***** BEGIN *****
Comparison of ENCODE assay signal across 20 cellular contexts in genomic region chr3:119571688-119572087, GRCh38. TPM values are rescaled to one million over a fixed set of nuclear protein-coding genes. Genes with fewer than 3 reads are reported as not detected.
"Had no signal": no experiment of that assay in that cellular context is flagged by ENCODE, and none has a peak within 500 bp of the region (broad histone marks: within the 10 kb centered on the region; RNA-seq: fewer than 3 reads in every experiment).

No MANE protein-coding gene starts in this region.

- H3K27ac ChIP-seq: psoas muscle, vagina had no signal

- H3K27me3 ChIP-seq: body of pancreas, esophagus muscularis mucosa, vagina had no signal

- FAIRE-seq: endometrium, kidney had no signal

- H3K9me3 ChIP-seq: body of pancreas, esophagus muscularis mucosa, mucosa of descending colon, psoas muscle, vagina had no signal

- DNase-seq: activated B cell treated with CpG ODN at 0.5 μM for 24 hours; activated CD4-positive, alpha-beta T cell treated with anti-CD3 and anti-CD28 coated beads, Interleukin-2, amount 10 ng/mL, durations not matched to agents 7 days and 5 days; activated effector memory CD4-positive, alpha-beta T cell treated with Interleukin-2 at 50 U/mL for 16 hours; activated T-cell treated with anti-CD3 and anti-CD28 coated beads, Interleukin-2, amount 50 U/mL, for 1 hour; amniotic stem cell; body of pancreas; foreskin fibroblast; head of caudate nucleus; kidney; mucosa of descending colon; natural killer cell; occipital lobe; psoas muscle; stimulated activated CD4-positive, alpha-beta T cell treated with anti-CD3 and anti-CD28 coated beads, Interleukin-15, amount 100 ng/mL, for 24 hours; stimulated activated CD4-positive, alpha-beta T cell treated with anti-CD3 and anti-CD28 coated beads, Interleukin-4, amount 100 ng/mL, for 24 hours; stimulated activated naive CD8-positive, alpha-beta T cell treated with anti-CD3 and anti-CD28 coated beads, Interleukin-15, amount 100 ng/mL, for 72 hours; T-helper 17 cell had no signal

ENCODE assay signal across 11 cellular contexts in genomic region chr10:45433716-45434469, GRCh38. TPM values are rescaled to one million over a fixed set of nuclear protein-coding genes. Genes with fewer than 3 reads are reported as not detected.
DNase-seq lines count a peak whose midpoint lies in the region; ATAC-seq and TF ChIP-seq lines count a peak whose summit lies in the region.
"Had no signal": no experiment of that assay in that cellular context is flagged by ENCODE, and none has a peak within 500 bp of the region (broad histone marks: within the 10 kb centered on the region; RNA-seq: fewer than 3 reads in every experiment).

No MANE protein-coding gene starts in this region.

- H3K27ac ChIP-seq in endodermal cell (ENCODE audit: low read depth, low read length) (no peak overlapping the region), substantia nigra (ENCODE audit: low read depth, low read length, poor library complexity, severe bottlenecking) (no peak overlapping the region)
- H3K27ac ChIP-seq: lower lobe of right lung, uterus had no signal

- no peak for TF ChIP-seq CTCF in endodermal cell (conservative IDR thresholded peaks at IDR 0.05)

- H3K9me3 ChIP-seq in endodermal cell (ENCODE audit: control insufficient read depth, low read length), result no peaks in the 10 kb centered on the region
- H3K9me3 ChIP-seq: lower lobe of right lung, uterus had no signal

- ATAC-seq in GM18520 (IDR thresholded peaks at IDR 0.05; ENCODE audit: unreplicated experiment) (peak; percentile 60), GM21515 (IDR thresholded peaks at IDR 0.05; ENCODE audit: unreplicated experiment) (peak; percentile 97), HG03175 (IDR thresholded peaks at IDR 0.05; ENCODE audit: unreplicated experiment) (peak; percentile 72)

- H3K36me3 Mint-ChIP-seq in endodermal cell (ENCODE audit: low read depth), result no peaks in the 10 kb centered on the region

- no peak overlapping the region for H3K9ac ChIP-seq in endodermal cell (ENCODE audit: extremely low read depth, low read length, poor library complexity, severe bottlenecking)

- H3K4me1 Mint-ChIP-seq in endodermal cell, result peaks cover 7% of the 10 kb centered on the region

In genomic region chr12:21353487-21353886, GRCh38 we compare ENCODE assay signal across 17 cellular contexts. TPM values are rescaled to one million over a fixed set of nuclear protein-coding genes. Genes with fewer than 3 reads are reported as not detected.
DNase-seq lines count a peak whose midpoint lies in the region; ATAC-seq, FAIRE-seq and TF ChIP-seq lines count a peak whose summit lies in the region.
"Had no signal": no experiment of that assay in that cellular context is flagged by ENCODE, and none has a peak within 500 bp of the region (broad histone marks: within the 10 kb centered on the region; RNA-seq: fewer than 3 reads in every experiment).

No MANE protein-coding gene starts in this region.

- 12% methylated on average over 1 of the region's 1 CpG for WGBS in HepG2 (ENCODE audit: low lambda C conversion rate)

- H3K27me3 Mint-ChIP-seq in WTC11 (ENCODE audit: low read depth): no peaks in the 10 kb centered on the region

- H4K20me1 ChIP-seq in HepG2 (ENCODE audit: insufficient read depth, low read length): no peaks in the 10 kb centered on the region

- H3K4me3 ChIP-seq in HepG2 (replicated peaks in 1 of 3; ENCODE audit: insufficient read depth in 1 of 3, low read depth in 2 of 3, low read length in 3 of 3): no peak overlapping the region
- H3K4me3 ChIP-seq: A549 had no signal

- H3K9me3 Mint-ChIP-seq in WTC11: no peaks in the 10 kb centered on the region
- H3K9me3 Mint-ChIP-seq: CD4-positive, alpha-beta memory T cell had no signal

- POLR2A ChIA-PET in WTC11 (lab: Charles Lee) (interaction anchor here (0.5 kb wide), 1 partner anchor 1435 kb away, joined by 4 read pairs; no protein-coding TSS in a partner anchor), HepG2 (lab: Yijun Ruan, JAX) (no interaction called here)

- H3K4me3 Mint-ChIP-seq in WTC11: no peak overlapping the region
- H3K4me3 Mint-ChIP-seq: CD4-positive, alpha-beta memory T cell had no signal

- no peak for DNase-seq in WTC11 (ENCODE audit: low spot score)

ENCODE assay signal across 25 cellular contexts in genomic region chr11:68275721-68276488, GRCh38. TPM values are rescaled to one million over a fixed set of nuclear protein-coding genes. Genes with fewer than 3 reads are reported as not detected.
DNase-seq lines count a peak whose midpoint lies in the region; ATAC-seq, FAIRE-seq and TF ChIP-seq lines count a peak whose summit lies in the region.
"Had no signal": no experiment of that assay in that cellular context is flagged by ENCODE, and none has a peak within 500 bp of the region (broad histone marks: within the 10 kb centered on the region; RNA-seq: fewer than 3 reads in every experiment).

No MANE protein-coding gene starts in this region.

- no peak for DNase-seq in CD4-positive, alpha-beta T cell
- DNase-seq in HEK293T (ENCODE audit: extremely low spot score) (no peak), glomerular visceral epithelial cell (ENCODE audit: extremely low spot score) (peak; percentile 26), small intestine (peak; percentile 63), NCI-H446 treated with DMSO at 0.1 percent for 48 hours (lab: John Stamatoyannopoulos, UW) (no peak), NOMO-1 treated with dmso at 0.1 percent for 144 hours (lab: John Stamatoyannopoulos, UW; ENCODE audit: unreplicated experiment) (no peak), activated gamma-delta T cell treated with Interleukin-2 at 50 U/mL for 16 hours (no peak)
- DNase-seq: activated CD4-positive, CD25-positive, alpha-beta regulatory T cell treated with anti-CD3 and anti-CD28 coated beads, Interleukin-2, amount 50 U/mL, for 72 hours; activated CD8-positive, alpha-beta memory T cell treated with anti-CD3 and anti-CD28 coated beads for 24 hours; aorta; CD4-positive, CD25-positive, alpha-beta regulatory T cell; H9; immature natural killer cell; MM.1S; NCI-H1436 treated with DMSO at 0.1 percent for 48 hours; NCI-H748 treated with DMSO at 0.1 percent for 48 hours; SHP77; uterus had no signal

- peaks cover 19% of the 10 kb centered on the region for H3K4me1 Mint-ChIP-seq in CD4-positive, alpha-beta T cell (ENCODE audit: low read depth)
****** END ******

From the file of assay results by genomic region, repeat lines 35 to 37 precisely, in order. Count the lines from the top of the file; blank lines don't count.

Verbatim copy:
- H3K4me3 Mint-ChIP-seq: CD4-positive, alpha-beta memory T cell had no signal

- no peak for DNase-seq in WTC11 (ENCODE audit: low spot score)

ENCODE assay signal across 25 cellular contexts in genomic region chr11:68275721-68276488, GRCh38. TPM values are rescaled to one million over a fixed set of nuclear protein-coding genes. Genes with fewer than 3 reads are reported as not detected.